Design of Witherspoon Street to Be Discussed at W-J Neighborhood Meeting
By Donald Gilpin
The future of Witherspoon Street between Paul Robeson Place and Franklin Avenue will be the focus of the Witherspoon-Jackson Neighborhood Association (WJNA) meeting on Saturday, August 27 at 9:30 a.m. at the Arts Council of Princeton.
Participants will review and discuss options for sidewalk applications and other design elements, as well as projected Phase 2 construction plans and timetables for the redesign of the section of Witherspoon Street which borders Princeton’s 20th Historic District.
“People will have a chance to help decide what Witherspoon from Paul Robeson Place to Franklin Avenue is going to look like in the future,” said WJNA Chair Leighton Newlin. “We’re going to bring to the table people who live in the neighborhood, own houses in the neighborhood, work in the neighborhood, or have any sort of attachment to the neighborhood. They will all have an opportunity to participate in decisions about the future of the neighborhood. It’s a great opportunity.”
He continued, “We want people from all neighborhoods to participate in this meeting. Everyone will fill out paperwork ranking different options and plans, and we plan to arrive at a consensus that we will present to the town’s engineering department.”
The Princeton Engineering Department will be taking its final plans for Phase 2 of Witherspoon Street to the New Jersey Department of Transportation (NJDOT) in early September, according to Deanna Stockton, Princeton deputy administrator for infrastructure and operations. After the NJDOT reviews and authorizes the plans, the town expects to put out bids for construction contracts in November, with the start of construction anticipated for the summer of 2023.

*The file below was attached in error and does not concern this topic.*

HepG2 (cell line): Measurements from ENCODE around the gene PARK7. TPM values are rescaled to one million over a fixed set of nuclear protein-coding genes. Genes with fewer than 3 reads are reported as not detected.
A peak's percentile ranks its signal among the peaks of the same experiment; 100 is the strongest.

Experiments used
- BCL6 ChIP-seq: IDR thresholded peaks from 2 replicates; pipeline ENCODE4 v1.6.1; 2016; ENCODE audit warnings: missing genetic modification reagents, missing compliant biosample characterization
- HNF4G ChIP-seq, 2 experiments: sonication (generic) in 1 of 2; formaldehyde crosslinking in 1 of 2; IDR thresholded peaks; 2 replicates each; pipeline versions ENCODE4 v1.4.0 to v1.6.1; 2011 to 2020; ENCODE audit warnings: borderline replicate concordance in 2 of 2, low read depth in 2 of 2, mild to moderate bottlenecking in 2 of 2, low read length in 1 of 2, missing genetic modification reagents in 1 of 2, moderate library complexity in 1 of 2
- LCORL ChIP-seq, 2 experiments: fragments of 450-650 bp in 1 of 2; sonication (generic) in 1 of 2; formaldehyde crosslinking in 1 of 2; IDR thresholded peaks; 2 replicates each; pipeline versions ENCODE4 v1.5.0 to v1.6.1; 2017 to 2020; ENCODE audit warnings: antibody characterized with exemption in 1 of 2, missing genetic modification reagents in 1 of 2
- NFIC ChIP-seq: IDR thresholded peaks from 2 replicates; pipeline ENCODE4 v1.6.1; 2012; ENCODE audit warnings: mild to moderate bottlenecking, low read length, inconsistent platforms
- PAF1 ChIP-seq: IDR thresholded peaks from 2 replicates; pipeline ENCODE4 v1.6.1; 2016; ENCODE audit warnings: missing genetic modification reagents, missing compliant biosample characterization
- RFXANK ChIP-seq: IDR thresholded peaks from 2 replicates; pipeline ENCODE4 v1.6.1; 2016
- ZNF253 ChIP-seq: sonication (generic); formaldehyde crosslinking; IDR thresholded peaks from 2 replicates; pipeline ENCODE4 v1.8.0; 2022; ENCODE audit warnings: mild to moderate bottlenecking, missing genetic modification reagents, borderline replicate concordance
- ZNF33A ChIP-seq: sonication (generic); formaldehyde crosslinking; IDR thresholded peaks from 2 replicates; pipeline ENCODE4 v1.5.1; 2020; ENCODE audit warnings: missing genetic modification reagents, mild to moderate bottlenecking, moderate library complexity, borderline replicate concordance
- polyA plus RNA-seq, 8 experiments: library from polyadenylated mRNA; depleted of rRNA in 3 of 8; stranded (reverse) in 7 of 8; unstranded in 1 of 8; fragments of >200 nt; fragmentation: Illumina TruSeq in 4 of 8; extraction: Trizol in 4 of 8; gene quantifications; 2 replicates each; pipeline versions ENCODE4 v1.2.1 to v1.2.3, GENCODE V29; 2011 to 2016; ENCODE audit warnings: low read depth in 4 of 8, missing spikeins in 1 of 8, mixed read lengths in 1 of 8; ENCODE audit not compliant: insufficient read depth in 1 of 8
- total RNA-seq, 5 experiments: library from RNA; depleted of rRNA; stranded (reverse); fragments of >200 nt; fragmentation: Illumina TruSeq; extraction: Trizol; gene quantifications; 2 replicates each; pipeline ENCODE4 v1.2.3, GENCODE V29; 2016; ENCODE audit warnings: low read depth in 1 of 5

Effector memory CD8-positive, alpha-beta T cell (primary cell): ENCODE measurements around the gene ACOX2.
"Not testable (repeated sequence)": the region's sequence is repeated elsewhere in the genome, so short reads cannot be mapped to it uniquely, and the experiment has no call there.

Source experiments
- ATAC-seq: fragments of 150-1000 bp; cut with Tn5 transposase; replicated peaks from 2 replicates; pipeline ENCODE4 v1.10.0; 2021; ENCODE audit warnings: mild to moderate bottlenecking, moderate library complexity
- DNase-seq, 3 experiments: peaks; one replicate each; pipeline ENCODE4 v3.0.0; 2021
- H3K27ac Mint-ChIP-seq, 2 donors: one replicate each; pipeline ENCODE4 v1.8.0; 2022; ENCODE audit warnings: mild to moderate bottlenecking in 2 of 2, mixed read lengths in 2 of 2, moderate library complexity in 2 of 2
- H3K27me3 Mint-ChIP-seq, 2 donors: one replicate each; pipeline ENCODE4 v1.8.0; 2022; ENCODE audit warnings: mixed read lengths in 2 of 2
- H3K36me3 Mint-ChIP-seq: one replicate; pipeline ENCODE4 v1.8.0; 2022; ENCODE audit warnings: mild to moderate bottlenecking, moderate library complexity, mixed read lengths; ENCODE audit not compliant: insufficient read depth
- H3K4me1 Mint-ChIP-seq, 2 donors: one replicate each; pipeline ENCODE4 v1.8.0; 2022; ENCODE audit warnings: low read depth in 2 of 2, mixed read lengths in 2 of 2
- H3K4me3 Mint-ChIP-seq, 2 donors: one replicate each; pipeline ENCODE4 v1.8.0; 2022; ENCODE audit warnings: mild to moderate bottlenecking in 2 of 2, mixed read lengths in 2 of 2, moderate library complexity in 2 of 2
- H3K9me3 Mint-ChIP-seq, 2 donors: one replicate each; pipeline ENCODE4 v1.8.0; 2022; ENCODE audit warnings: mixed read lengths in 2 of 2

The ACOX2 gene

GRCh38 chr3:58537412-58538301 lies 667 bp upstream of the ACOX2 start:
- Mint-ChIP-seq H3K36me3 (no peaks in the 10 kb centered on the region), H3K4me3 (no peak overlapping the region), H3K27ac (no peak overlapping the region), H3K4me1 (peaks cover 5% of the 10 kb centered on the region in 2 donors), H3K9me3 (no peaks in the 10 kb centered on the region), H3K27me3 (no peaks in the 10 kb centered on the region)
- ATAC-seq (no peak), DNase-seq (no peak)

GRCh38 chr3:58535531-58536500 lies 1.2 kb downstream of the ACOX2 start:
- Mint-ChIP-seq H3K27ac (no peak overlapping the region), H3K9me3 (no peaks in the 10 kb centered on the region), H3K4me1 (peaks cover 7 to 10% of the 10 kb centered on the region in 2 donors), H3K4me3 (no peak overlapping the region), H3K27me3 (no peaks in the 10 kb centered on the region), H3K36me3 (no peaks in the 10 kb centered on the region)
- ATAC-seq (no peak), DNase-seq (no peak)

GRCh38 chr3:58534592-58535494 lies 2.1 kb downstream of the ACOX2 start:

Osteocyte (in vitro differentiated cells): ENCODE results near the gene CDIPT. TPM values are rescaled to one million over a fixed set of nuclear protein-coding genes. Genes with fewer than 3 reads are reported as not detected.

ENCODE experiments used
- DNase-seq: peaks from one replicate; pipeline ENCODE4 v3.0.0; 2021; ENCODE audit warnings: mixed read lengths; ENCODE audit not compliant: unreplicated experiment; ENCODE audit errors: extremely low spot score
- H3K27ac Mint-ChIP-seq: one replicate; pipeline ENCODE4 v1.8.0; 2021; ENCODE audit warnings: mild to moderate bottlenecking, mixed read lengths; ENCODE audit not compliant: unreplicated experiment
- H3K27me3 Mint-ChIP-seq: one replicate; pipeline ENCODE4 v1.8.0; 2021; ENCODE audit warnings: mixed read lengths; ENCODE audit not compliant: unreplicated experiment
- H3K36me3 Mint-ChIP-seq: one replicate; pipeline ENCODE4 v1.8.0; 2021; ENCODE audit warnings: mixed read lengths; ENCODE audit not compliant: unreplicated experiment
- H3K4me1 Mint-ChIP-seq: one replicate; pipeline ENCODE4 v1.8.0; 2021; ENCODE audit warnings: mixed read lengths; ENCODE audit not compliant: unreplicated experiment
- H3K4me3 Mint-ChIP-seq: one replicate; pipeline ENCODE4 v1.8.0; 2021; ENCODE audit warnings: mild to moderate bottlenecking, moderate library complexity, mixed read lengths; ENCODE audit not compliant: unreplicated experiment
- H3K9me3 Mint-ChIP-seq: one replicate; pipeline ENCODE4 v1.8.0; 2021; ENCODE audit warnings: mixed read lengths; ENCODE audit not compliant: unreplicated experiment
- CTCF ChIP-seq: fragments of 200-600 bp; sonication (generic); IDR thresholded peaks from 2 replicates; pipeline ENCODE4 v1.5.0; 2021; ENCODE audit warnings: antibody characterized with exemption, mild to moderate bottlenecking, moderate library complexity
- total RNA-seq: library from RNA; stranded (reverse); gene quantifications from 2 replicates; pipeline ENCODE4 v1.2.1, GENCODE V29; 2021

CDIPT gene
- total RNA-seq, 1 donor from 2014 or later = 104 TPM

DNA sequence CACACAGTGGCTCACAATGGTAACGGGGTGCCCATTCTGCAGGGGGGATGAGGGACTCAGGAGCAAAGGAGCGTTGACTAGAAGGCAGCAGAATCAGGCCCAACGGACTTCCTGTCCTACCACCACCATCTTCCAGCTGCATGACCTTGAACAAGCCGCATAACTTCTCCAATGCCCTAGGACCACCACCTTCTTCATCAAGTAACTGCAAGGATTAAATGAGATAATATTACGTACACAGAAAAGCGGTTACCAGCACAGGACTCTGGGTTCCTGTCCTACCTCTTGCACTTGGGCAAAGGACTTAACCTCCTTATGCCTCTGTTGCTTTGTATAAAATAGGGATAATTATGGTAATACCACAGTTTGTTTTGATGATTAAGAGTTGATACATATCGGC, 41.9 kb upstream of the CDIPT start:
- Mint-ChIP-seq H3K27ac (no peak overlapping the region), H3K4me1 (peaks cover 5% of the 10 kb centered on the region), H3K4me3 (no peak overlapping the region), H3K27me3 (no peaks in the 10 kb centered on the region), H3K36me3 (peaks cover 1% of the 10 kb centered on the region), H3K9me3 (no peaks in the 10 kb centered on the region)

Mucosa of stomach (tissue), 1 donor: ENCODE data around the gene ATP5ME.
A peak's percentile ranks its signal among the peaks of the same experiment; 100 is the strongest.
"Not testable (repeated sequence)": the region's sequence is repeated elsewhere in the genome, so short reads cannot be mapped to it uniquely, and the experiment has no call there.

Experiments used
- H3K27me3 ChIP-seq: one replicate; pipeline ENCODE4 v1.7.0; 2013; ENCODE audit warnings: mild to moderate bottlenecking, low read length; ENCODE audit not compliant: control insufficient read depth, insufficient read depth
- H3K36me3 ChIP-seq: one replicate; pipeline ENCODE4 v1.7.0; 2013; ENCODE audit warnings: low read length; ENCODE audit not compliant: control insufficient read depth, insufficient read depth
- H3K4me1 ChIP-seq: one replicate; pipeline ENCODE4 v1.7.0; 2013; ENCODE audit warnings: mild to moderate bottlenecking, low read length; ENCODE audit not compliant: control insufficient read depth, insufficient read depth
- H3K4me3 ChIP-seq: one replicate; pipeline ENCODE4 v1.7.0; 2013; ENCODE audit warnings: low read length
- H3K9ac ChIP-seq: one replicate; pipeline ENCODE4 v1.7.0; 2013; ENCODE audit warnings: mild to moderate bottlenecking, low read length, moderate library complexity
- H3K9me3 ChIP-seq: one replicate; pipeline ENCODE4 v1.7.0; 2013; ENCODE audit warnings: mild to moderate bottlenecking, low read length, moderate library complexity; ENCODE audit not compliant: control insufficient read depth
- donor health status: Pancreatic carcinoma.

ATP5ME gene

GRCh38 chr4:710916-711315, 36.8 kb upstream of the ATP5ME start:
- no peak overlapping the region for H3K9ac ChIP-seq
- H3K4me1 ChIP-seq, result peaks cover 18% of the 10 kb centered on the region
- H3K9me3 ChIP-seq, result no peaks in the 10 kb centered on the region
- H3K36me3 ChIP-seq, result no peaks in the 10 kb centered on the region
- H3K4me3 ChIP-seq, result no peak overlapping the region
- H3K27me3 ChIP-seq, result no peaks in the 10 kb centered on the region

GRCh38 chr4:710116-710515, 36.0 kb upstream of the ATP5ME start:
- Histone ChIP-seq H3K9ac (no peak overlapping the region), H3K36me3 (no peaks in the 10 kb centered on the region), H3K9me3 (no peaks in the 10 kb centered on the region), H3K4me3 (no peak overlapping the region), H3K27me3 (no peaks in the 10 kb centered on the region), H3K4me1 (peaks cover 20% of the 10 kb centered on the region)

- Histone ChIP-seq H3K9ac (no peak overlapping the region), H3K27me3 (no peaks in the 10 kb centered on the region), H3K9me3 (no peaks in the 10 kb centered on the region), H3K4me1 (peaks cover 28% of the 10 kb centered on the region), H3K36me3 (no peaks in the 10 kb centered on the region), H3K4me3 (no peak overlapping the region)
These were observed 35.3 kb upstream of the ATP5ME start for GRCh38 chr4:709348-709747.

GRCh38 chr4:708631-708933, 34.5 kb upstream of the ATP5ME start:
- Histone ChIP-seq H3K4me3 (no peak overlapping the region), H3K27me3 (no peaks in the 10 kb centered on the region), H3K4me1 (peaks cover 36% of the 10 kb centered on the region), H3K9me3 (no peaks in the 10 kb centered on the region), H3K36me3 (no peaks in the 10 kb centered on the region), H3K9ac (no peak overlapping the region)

The project is funded by grants and municipal funds, with the prospect of possible federal appropriations, Stockton said. Phase 3 of the Witherspoon Street redesign, from Franklin Avenue to Valley Road, will be starting later this year.
Newlin expressed his appreciation to Jim Purcell of the municipal engineering department, Elizabeth Kim of the Princeton Historic Preservation Commission, and Freda Howard of Freda Howard Interiors LLC for their work in planning for the Witherspoon Street corridor and preparations for Saturday’s meeting.
Howard, he noted, “has brought her design skills to the discussion and has been thinking outside the box in presenting possibilities for that portion of Witherspoon.”
Though construction of the first phase of the Witherspoon Street redesign plan is already underway and officially includes the section of the street from Nassau Street to Green Street, Newlin is hopeful that community input from Saturday’s meeting and subsequent discussions will be implemented in the design plans for the short section of the street between Paul Robeson Place and Green Street.
Also on the table for discussion at Saturday’s meeting will be possibilities for lighting, trees, and railings in the second phase of the Witherspoon Street plan.
“We are gathering to get a clear vision on what the potential and opportunities are,” said Newlin. “it will be a chance for participants to look at various designs and to engage in a discussion of what they like and don’t like.“
Citing the potential for significant future changes in the Witherspoon streetscape, along with the recent installation of historic plaques and Romus Broadway photo collage banners throughout the Witherspoon-Jackson neighborhood, Newlin emphasized the importance of this moment in the evolution of Princeton’s 20th Historic District. “The stars have aligned to create a great umbrella over Witherspoon-Jackson,” he said.